Artists Retrospective

‘I Find the Art World Very Oppressive’: Tony Smith’s 1971 Q&A With Lucy R. Lippard

Installation view of "Tony Smith," currently on view at Matthew Marks Gallery. ©ESTATE OF TONY SMITH/ARTIST RIGHTS SOCIETY (ARS), NEW YORK/COURTESY MATTHEW MARKS GALLERY

Installation view of “Tony Smith,” currently on view at Matthew Marks Gallery.©ESTATE OF TONY SMITH/ARTIST RIGHTS SOCIETY (ARS), NEW YORK/COURTESY MATTHEW MARKS GALLERY

Tony Smith was something of a Renaissance man. Best known for his steel sculptures (he preferred the word “presences”), the New Jersey-born artist also dabbled in architecture, painting, and art criticism. Today, he is remembered most for Die (1962), a six-foot black steel cube that weighed in at 500 pounds. Its title doubles as a reference to its shape (it looks like a die) and a command evoked by its cold, imposing nature (“Die!”). In that way, it’s typical of Smith’s sculptures, which are often made out of black industrial materials and could easily flatten viewers if knocked over.

Three major sculptures by Smith are currently on view at Matthew Marks Gallery. In honor of the show, we turn back to 1971, when Smith was interviewed by art critic Lucy R. Lippard. Smith discusses puns, hamburger rolls, and why sculptures should be colorless. —Alex Greenberger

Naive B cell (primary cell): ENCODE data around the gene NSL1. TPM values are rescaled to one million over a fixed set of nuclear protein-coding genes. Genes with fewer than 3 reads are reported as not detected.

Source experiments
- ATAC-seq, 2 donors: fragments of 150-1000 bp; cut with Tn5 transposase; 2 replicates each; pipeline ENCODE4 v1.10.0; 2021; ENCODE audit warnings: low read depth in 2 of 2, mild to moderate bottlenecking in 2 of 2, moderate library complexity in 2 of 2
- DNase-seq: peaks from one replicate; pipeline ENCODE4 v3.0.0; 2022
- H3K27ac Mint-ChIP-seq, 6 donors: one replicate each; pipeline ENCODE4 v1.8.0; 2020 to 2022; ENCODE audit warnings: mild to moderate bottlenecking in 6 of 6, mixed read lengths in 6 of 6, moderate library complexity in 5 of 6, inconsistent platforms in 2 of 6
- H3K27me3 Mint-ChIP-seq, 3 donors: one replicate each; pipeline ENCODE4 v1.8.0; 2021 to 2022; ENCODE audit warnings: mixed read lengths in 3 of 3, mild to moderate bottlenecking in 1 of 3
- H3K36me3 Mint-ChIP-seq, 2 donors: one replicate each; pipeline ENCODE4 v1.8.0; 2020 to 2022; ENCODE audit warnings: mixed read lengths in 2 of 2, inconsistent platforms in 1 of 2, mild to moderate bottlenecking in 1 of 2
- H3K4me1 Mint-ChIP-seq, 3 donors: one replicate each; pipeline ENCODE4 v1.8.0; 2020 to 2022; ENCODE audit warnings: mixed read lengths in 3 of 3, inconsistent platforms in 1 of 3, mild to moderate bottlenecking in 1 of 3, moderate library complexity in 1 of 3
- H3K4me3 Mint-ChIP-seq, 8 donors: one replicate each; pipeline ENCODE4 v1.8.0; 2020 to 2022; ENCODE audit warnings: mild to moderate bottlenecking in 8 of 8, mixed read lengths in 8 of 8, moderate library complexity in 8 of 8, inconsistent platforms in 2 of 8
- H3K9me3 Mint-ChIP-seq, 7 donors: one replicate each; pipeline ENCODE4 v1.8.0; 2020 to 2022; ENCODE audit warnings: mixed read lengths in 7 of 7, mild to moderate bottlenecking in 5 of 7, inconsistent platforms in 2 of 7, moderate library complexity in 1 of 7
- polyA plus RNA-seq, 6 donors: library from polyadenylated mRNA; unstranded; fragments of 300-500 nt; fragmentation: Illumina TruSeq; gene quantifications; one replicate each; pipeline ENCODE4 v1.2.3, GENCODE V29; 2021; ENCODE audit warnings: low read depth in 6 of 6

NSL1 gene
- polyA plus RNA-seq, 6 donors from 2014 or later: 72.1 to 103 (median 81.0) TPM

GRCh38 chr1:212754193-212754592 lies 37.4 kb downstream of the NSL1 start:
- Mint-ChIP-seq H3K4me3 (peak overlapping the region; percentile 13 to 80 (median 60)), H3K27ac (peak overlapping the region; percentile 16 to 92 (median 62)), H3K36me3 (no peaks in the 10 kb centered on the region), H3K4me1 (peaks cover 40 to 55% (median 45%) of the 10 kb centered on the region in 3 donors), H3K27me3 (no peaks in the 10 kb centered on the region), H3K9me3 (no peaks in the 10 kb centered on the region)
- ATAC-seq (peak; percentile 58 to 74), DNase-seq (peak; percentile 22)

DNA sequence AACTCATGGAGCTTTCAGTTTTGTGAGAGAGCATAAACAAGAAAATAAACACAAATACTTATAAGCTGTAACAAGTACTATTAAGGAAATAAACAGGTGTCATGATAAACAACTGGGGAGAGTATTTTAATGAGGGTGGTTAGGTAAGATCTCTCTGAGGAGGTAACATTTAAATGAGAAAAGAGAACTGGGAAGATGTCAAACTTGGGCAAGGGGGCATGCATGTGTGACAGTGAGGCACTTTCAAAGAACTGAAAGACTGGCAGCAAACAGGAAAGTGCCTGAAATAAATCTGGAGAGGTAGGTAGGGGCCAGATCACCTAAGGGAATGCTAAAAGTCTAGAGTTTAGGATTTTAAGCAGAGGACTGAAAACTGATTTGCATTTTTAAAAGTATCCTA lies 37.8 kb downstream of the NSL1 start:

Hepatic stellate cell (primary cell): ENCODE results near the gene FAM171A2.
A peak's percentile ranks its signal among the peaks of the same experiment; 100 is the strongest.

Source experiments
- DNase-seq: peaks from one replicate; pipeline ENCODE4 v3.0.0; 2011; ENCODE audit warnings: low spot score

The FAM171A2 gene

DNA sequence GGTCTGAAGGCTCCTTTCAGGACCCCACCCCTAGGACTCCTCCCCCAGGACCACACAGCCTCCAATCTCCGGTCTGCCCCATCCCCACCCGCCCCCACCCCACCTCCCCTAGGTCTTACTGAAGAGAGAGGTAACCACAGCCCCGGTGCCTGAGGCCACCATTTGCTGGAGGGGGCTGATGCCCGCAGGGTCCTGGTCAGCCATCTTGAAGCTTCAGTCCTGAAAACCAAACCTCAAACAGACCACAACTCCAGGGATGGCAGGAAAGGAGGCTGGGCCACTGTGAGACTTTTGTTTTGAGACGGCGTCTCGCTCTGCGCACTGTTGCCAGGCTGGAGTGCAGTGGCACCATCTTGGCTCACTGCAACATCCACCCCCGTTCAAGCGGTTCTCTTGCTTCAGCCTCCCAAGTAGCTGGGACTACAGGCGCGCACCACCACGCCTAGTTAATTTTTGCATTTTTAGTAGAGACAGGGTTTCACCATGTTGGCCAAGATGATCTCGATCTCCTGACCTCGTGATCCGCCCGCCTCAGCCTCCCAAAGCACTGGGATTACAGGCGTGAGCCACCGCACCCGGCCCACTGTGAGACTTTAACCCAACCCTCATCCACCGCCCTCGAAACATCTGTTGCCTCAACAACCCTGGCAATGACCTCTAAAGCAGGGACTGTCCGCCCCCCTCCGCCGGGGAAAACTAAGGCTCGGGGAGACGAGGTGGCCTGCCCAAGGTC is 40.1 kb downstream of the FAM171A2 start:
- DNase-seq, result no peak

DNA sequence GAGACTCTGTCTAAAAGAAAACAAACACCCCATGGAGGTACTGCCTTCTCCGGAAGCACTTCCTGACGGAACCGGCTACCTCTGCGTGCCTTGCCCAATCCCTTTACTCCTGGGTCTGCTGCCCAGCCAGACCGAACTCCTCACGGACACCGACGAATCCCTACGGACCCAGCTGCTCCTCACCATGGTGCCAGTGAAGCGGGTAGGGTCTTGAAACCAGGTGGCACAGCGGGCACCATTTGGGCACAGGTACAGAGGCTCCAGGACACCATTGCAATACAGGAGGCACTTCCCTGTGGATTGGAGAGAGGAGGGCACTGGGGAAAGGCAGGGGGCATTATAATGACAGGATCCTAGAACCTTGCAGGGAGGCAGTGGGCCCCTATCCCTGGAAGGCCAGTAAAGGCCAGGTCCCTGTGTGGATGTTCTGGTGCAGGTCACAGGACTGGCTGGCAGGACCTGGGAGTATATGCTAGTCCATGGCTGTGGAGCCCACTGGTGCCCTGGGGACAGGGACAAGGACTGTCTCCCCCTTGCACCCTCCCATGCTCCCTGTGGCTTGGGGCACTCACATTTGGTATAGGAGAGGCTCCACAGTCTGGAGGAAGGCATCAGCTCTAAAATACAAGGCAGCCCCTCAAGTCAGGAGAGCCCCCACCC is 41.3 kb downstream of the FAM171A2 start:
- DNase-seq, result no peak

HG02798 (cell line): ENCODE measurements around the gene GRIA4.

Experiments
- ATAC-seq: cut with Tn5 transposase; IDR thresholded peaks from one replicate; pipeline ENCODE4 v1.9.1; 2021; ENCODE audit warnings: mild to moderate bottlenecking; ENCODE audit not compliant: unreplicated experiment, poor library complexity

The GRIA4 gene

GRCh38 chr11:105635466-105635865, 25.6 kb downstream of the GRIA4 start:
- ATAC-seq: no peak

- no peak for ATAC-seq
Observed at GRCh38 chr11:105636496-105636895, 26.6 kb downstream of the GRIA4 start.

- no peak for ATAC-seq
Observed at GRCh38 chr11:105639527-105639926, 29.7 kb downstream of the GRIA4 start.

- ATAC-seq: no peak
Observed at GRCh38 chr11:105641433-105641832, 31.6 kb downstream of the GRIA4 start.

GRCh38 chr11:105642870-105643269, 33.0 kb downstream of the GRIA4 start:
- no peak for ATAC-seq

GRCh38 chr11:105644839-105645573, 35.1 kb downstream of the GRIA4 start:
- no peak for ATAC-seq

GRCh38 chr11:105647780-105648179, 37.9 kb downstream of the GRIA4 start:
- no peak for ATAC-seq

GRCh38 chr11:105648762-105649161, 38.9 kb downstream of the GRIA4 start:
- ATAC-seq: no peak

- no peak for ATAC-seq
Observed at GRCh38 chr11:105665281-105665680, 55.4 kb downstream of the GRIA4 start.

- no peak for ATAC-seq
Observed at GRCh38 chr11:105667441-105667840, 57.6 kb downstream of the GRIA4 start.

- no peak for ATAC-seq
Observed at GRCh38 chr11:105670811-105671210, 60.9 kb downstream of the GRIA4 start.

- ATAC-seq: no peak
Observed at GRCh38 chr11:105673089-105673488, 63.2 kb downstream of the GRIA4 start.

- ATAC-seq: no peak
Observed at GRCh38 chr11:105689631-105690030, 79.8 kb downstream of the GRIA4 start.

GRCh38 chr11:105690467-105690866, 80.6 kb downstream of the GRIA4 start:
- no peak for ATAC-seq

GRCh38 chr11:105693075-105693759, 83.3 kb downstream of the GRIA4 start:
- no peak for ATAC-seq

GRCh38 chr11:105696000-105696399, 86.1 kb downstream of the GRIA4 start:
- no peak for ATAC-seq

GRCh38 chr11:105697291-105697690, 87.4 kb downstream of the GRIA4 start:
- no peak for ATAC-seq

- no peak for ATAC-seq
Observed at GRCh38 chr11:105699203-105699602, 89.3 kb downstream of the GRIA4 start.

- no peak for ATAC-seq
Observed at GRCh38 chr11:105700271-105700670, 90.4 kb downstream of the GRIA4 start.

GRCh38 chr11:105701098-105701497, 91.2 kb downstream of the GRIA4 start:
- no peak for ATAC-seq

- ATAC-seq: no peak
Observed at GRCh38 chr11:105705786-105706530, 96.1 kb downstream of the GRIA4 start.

“Tony Smith: Talk About Sculpture”
By Lucy R. Lippard

Interview about concepts and projects with this architect-sculptor who works at the scale of the table-top or mountain-side, and who exhibits new pieces this month at Knoedler, New York

Since around 1960, Tony Smith has produced a continually fluid and self-generating network of sculpture based on the concept of a continuous three-dimensional space-lattice and on a standard tetrahedral (and octahedral) module, the possibilities of which he feels he has barely explored. In the last two years he has worked on a number of commissioned sculptures much larger than anything he has done before, and, simultaneously, on smaller pieces suggested by parts and offshoots of the major products. The interrelationships between all of these and the process by which each new piece arises from one or another of the old, or from an entirely new situation or site, are enriched by the complexity of Smith’s background as an architect and painter, his knowledge of a sophisticated geometry related to crystallographic structure, and a generally acute and probing mind.